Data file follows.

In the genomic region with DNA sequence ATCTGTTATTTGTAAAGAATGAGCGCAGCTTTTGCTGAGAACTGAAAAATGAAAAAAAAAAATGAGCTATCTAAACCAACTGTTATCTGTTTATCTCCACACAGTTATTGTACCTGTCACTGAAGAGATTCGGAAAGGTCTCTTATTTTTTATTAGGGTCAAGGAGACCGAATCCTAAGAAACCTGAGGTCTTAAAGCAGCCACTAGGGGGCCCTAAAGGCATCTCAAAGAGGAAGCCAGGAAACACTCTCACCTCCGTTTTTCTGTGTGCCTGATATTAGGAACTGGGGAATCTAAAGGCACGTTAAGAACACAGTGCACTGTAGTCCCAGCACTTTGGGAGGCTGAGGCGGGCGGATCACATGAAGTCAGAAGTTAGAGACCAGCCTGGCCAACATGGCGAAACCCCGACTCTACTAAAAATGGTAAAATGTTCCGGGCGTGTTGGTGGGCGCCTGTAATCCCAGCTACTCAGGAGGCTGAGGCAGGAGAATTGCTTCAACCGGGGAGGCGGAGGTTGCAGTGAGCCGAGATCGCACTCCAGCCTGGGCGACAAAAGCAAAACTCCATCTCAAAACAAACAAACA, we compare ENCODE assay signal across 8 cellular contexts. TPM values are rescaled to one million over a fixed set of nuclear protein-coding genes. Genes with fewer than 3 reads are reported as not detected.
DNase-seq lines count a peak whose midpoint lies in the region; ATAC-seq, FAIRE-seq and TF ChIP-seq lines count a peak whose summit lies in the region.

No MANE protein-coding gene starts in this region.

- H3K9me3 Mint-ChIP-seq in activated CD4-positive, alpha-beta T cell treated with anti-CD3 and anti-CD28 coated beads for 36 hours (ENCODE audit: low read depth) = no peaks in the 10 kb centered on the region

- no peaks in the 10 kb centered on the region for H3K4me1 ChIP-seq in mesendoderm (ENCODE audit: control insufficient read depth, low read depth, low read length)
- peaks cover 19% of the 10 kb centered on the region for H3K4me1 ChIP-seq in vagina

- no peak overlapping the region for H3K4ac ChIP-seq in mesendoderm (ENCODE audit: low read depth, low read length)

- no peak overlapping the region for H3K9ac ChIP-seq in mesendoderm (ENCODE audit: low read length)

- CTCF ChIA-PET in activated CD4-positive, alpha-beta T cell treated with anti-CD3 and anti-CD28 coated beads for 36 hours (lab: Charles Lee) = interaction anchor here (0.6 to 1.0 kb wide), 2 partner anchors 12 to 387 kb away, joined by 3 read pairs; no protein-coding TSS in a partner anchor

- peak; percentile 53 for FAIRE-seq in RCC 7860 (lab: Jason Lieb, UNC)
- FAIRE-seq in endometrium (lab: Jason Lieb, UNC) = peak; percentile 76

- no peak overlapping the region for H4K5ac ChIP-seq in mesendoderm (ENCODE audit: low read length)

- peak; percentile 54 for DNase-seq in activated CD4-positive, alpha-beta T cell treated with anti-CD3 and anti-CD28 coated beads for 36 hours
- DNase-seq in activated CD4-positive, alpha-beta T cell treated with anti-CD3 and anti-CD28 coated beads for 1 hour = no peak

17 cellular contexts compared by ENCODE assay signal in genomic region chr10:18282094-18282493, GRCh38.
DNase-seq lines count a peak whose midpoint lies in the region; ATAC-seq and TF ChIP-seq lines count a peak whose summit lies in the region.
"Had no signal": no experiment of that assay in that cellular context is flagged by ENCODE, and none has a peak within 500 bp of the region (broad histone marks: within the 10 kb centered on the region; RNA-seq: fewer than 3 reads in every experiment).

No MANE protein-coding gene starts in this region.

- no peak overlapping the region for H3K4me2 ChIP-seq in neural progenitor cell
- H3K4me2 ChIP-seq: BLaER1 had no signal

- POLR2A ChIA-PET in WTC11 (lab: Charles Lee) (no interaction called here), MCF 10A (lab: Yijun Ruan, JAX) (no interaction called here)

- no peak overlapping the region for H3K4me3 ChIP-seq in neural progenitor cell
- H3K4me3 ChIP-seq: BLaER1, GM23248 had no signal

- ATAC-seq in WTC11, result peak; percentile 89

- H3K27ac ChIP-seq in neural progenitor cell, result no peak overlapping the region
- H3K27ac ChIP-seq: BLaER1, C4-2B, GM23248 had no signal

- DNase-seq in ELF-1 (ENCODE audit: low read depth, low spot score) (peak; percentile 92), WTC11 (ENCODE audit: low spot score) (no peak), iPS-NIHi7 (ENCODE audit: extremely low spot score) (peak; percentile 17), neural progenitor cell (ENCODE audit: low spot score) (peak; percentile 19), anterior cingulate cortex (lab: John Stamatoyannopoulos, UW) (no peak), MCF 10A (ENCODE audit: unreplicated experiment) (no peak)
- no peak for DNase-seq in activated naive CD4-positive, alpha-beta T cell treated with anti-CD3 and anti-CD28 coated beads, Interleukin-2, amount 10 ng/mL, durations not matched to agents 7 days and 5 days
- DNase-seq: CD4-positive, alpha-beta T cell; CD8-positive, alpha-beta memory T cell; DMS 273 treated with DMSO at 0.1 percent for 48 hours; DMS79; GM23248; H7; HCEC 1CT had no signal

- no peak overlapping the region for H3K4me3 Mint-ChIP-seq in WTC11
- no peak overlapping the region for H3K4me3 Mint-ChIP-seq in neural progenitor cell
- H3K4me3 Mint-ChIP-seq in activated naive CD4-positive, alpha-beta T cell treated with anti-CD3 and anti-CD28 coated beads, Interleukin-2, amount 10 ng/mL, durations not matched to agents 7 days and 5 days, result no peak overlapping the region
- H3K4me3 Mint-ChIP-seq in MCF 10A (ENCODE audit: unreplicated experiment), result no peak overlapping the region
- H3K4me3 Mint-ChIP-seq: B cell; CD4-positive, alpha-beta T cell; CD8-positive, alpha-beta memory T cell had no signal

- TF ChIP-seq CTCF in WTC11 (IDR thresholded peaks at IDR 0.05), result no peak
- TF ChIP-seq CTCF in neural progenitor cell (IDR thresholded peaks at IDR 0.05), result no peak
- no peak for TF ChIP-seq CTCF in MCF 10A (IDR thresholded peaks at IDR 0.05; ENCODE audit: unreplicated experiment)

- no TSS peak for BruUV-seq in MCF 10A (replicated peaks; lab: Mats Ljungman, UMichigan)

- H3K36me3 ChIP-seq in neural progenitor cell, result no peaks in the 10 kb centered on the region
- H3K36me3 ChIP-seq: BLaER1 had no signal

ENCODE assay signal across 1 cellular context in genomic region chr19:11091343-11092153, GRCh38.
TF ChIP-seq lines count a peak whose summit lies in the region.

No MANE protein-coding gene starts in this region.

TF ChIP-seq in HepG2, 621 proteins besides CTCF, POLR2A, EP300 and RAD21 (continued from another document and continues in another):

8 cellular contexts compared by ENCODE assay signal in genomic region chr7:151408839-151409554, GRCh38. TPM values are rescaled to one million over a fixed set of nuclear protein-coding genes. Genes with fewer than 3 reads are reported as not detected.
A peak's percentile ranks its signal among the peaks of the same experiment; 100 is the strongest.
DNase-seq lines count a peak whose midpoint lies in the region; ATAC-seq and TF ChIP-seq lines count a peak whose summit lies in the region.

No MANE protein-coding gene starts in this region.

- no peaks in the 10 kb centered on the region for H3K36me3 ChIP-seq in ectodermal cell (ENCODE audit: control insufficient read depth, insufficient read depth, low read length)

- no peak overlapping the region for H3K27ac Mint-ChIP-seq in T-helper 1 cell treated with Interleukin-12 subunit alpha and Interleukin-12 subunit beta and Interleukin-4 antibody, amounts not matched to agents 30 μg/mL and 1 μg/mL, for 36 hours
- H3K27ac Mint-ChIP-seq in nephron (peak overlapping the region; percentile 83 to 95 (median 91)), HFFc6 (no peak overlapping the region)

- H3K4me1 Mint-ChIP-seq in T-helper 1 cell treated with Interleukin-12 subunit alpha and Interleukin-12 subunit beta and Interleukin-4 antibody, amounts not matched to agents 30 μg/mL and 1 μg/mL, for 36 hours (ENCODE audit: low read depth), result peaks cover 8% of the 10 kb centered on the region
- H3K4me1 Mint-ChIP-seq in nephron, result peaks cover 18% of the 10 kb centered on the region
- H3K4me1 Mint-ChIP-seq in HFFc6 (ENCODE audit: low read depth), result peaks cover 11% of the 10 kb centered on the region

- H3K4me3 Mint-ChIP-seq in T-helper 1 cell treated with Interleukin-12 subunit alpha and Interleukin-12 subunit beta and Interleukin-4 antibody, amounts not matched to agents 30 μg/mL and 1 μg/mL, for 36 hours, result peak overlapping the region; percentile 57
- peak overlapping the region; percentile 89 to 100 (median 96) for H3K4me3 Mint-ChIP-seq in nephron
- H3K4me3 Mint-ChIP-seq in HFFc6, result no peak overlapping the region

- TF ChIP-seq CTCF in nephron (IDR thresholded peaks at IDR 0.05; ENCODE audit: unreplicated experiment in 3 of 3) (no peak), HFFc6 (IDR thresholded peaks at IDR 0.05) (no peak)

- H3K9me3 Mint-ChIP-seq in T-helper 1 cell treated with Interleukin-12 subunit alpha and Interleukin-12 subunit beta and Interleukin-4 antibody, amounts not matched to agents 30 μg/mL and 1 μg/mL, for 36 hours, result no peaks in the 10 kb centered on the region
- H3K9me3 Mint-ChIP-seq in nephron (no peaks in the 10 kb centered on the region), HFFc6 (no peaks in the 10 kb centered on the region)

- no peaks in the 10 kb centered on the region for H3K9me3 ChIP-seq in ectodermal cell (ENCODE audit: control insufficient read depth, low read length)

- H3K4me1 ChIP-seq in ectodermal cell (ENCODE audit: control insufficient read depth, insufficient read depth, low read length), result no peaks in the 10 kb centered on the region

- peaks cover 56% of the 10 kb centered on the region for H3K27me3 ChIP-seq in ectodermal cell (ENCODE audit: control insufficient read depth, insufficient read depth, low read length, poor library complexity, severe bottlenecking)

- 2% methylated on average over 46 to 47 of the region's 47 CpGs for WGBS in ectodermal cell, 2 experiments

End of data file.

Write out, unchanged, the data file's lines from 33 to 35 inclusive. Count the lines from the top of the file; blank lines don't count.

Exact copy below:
- H3K4me3 Mint-ChIP-seq in MCF 10A (ENCODE audit: unreplicated experiment), result no peak overlapping the region
- H3K4me3 Mint-ChIP-seq: B cell; CD4-positive, alpha-beta T cell; CD8-positive, alpha-beta memory T cell had no signal

- TF ChIP-seq CTCF in WTC11 (IDR thresholded peaks at IDR 0.05), result no peak